by Edward Espe Brown
In a Zen story from perhaps the 7th Century in China,
the disciple asks his teacher, “How do I attain liberation?”
His teacher replies, “Who is binding you?”
The student is perhaps feeling trapped by the rules and forms,
the demands and expectations of daily life in the world:
family, friends, relationships, community, the world. One
thing after another, right? And not all of these rules and forms
are coming from outside. Some of them, the need to eat and sleep,
the longing for love, approval, belonging, safety, well-being,
arise from within. For a while in the last century, it was
called the rat race: How do I get out of the rat race? How
do I free myself from this abiding sense of servitude? How do I
attain liberation? (Back then there was the sense of servitude
to money, to work; today we can feel bossed around by the “deep state.”)
Chances are that the disciple had not been examining the
Master’s query of, “Who?” in his pursuit of an answer.
It takes some investigation, some digging around to discover
that we ourselves have habits of mind that limit us, that carry
the sense of our being imprisoned.
The monk approaches the Master believing that he simply
needs some better instruction about how to be free, “How
do I attain Liberation? Please tell me. I’ll do whatever you say.”
Yet, if the teacher answers directly, how could he possibly
give any useful advice? Any instruction would encourage the
disciple to further submit to doing what he was told, and how
liberated could the student become while he is doing what he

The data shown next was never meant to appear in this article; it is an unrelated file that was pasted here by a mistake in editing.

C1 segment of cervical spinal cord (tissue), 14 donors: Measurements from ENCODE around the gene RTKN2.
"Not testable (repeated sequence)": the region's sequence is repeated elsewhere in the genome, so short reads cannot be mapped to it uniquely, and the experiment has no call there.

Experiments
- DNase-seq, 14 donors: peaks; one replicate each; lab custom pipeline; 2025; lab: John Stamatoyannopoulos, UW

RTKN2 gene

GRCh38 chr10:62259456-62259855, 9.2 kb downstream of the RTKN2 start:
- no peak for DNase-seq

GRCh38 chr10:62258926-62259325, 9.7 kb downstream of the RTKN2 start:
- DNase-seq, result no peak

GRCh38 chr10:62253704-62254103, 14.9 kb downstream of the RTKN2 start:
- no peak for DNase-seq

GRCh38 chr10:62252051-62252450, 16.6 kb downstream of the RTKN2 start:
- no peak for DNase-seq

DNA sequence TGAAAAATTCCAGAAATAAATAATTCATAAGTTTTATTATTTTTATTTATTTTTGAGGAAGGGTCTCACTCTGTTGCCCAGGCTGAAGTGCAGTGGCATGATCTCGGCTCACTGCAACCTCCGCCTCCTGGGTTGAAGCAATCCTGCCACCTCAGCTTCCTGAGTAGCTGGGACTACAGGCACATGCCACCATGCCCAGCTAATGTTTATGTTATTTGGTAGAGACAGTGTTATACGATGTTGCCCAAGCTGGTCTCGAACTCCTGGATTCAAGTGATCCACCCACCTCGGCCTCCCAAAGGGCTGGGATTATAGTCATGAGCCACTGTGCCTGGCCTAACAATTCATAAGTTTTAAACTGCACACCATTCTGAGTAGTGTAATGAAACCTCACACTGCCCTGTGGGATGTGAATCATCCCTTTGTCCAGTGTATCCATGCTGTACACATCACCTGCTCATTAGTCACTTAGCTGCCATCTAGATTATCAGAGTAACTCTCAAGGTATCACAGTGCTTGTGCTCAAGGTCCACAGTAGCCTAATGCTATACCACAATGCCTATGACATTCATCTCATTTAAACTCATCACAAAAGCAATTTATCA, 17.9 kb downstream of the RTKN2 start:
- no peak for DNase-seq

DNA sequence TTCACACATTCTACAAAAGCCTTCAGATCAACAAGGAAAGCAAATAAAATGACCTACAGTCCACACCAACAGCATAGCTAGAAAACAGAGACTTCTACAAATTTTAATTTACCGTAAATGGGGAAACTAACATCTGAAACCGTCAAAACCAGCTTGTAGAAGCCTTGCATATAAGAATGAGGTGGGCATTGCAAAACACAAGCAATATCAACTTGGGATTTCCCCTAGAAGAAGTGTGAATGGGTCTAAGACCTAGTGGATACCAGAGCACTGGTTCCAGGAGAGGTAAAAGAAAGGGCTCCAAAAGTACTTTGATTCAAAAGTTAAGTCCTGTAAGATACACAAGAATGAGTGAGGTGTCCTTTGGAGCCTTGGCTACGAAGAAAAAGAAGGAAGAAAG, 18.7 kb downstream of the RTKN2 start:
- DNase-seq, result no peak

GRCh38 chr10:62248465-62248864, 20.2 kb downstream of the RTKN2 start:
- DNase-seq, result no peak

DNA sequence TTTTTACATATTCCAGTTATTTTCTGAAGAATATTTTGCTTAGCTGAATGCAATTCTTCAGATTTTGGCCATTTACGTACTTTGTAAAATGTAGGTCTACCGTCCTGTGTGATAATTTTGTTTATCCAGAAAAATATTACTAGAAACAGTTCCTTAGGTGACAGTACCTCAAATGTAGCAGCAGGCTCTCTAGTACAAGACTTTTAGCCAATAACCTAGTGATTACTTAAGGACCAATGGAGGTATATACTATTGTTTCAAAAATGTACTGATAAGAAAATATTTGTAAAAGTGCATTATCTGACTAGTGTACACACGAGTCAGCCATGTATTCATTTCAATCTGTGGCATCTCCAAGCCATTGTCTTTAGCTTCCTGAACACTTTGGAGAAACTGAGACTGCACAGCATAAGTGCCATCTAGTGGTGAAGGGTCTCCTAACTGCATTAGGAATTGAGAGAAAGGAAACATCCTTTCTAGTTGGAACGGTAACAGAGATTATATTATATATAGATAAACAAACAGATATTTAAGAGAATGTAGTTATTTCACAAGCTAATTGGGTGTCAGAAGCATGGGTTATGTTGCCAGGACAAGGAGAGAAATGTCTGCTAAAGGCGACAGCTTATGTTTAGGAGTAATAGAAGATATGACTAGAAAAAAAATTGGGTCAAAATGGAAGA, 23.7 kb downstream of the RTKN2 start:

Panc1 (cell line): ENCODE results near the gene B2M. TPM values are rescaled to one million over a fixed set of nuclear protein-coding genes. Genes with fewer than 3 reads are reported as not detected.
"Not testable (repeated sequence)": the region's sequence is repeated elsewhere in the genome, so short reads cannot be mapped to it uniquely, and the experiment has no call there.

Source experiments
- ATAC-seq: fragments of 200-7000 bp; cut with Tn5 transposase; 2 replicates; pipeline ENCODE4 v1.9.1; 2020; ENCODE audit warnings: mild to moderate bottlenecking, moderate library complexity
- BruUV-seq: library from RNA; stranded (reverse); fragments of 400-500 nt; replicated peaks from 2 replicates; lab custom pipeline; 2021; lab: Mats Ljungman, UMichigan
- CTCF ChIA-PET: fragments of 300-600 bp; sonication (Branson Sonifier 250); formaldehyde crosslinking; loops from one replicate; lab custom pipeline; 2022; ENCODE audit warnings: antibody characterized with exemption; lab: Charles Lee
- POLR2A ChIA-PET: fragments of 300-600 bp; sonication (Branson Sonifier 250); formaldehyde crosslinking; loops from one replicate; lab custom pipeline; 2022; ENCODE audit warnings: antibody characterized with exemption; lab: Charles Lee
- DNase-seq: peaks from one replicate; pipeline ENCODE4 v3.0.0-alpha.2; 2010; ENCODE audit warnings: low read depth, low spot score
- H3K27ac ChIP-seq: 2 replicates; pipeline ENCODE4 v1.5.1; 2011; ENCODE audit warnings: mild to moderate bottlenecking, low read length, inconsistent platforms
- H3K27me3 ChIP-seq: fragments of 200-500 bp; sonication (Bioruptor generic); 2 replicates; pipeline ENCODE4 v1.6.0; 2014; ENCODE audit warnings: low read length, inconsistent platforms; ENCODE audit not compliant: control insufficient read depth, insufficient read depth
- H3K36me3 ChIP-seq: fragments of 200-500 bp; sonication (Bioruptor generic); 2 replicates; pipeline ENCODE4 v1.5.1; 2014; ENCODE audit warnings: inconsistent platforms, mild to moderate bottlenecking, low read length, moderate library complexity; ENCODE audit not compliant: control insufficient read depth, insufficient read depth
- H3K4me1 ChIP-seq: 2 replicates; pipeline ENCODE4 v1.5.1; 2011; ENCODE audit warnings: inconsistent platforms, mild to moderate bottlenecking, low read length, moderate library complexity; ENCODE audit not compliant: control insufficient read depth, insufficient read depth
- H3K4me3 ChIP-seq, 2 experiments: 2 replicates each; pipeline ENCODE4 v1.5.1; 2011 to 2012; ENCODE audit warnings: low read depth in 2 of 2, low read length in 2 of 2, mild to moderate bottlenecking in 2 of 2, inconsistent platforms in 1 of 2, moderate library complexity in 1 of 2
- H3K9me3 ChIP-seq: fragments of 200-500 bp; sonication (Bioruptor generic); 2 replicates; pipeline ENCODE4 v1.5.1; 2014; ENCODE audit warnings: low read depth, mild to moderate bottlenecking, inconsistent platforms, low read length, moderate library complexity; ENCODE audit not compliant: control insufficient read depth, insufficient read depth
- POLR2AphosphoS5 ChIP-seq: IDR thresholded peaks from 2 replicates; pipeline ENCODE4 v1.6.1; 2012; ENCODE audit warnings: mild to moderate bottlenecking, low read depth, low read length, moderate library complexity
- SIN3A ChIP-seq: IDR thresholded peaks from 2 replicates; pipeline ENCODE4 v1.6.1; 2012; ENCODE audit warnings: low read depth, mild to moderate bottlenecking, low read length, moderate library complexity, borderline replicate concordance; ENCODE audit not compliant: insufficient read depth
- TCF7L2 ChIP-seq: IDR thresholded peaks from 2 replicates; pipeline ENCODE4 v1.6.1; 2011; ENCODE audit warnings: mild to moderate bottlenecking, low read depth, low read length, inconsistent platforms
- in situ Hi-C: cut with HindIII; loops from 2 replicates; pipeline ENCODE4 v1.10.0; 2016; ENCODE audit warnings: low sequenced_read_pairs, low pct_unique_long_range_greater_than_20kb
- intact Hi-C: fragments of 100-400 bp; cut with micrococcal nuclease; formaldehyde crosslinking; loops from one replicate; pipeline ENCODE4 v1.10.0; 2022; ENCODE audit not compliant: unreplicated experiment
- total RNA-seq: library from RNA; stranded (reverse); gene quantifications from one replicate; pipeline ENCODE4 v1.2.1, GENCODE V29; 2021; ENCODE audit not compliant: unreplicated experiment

Oops! Most of us have spent a lifetime or healthy portions
of it doing what we were told. Parents, teachers, siblings, friends,
the world seemed to have a lot of instructions, admonitions, demands —
and at least some of those came along with an, “Or else!” Or else we’ll
be in trouble; or else we will experience pain; or else we will be
shamed or shunned. As children, we made a lot of unconscious decisions
about how to not get yelled at, how to avoid physical discomfort, how to
not be exiled, about what was possible and what was not to be. Now these
early decisions are masquerading as sensible adult choices. In the face of
all the shoulds and shouldn’ts, all the have-to-dos, musts, and can’ts, how
can we attain liberation?
Oh my, we’re pretty much in the thick of it, aren’t we?
The simple fact of the matter is that we are each free; yet we are
still looking for instructions to follow because we think that is the way things
are done according to the instructions, whether explicit or not.
That we are already free means that we make our own choices to get
into our own trouble, to experience our own failure or pain, to feel the
old weight of being shamed or shunned, and we are free to discover
new ways to embody our lives, stand our ground, and speak our truth.
Who’s binding us?
In the vernacular of Joseph Campbell, the great mythologist, we were
instructed to “follow our bliss.”
When people said, “Mr. Campbell, I’ve been following my bliss,
but I lost my job, my partner, my house,” he’d quip, “I didn’t say
it would be easy!”
Whether we feel obliged to follow the early unconscious childhood
decisions that became a body of rules, or we attain the liberation of
making the adult choices of today, there are no guarantees as to the results.
The “wave of the ten thousand things” continues to wash over us.
What’s to be done? The Zen Master’s advice was, “Don’t try to
And what do our rules demand? What do our choices call forth?
A bow with my blessings!